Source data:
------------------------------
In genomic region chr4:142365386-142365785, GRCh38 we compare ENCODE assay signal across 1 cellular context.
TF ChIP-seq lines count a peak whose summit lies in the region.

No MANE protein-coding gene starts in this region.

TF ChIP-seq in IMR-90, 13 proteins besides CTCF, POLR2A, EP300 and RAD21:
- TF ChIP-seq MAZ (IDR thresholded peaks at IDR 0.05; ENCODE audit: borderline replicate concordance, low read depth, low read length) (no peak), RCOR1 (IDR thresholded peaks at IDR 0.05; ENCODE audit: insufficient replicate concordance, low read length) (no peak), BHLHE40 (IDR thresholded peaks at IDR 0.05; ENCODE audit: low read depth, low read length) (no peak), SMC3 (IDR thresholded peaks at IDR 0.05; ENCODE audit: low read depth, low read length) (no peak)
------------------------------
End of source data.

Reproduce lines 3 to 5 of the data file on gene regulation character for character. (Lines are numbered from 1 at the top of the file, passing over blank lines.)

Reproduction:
No MANE protein-coding gene starts in this region.

TF ChIP-seq in IMR-90, 13 proteins besides CTCF, POLR2A, EP300 and RAD21:
- TF ChIP-seq MAZ (IDR thresholded peaks at IDR 0.05; ENCODE audit: borderline replicate concordance, low read depth, low read length) (no peak), RCOR1 (IDR thresholded peaks at IDR 0.05; ENCODE audit: insufficient replicate concordance, low read length) (no peak), BHLHE40 (IDR thresholded peaks at IDR 0.05; ENCODE audit: low read depth, low read length) (no peak), SMC3 (IDR thresholded peaks at IDR 0.05; ENCODE audit: low read depth, low read length) (no peak)